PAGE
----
Manolo's Food Blog Manolo Loves the Food!

July 14, 2009

Keeping abreast of trends

Filed under: American Food,duck — Mr. Henry @ 8:44 pm


Years ago duck was only available either in fancy restaurants or as a whole bird you ordered ahead of time from the butcher. Today most butchers carry vacuum sealed duck breast such as those prepared by D’Artagnan.

Unlike chicken or turkey, duck can be eaten rare. Like other fowl, its fats are found chiefly in the skin, but even after the skin is removed duck meat maintains the best of its flavor.

Indeed, duck is the perfect summer entrée – intense, toothsome, flavorful, but not terribly fatty.

Slice the breast over a salad of mixed greens with a side of string beans and new potatoes. Balsamic vinegar goes very well, or spiced marmalades. If you don’t mind firing the oven for a bit, try roasting diced potatoes, carrots, beets, zucchini, or anything else in the market. Let cool, mix with chopped green salad, and toss with a vinaigrette. Pair with a burgundy.

At the dZong house Mary served duck breast with sautéed swiss chard, mache salad, and roasted rhubarb (with ginger and stock), all fresh from the garden. As an appetizer sautéed with a shallot were crostini of black trumpet chanterelles collected in the Catskills woods.


Duck half breast comes with one side skinned. A thick layer of fat covers the other side, and this layer becomes your friend in the pan or under the grill. Pan sautéing is the easiest for this household because the Henry range has a fan that ventilates outdoors.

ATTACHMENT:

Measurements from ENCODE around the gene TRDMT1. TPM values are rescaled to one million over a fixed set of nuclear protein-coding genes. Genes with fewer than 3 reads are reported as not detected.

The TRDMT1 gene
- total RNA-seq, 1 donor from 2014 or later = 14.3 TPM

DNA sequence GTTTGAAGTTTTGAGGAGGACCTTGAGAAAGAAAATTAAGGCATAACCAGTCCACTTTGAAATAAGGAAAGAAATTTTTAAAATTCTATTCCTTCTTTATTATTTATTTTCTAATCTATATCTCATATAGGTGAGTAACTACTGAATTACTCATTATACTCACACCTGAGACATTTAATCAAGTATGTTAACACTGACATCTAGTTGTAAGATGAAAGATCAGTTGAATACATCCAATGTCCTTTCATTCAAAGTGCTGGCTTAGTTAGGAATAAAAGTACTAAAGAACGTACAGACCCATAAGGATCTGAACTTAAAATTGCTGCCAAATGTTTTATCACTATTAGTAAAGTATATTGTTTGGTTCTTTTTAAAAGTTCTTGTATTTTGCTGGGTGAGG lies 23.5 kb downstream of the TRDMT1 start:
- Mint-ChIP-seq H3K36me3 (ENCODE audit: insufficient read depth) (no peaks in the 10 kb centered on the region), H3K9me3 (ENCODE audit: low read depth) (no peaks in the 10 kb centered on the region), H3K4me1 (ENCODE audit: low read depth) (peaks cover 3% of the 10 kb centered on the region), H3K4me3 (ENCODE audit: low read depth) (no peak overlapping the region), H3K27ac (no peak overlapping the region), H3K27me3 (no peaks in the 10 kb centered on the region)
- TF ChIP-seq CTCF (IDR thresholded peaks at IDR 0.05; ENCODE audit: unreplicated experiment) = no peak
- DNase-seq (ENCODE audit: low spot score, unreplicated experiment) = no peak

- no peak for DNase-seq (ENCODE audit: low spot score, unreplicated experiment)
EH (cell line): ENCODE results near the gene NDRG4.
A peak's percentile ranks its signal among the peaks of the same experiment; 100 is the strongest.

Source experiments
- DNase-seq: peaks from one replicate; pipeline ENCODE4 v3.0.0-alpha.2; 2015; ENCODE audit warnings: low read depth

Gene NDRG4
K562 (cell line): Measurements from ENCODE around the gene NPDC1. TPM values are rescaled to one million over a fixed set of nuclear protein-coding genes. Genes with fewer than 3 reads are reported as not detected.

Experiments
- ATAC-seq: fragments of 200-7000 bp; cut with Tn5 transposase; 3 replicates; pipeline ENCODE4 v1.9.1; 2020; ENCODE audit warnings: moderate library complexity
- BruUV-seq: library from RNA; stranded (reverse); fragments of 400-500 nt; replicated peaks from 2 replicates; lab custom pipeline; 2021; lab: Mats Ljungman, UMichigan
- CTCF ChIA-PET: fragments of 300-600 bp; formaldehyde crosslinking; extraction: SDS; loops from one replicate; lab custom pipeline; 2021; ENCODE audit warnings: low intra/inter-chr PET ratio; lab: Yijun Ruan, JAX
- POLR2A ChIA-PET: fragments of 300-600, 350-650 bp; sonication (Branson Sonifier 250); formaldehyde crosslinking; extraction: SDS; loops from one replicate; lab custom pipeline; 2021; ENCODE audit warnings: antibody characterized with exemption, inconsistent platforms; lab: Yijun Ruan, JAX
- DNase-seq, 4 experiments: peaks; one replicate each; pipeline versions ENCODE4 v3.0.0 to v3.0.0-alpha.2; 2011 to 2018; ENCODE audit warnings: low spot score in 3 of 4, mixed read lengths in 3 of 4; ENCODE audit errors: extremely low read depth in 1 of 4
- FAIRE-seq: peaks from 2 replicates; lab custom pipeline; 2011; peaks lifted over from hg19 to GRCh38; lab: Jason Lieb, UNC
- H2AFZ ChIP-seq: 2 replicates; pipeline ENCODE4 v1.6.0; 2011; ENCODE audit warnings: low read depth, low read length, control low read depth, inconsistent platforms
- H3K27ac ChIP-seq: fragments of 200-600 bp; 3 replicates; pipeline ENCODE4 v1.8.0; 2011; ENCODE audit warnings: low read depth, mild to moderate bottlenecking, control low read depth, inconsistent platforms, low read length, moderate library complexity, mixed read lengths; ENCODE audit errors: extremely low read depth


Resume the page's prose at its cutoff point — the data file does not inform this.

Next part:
Eight minutes with the fat side down yields a dark brown layer of pure flavor. Be sure to score the fat beforehand so that more of it touches the skillet surface. When you turn to brown the meat side you may find your pan too deep in fat. Mr. Henry likes to skim along the way and save the fat for frying potatoes.paro-dzong.jpg

Now your pan is perfectly hot, its surface covered in duck fat, the finest of frying oils. Brown the meat for a few minutes more, or finish in the oven if you prefer. Remove and let rest a good ten minutes. Mr. Henry prefers the texture of duck breast at room temperature.

The whole affair is incredibly quick, easy and painless. It’s no wonder restaurant menus are dotted with duck breast preparations.


  1. Mr. Henry,

    When you say score the fat of the duck breast, do you just score a single line or do you sort of butterfly it open a bit for more surface area contact? For some reason I’m having trouble picturing what you mean here. Or maybe as it gets hot and renders, the scoring allows for it to coat the pan?

    I think I need more coffee as my mental faculties seem somewhat dimmed at the moment.

    Comment by teteatete — July 15, 2009 @ 10:07 am

  2. Dear teteatete,

    You should slice cross-hatched lines as closely together as possible to a depth of half your fat. Don’t cut all the way down to the meat. You will be left with a thick layer of browned crust, a true gustatory delight for those with healthy gall bladder function.

    Although the pan will sputter and spit, because the meat is riding on a fatty cushion it won’t overcook. If you want to save some duck fat for seriously wonderful fried potatoes, spoon it out as it is rendered.

    Comment by Mr. Henry — July 15, 2009 @ 1:20 pm

  3. I LOVE duck, and it’s often cheaper than chicken where I live, but WHY do I always read this blog at like four in the morning, when nothing around here is open?

    Comment by raincoaster — July 21, 2009 @ 4:44 am

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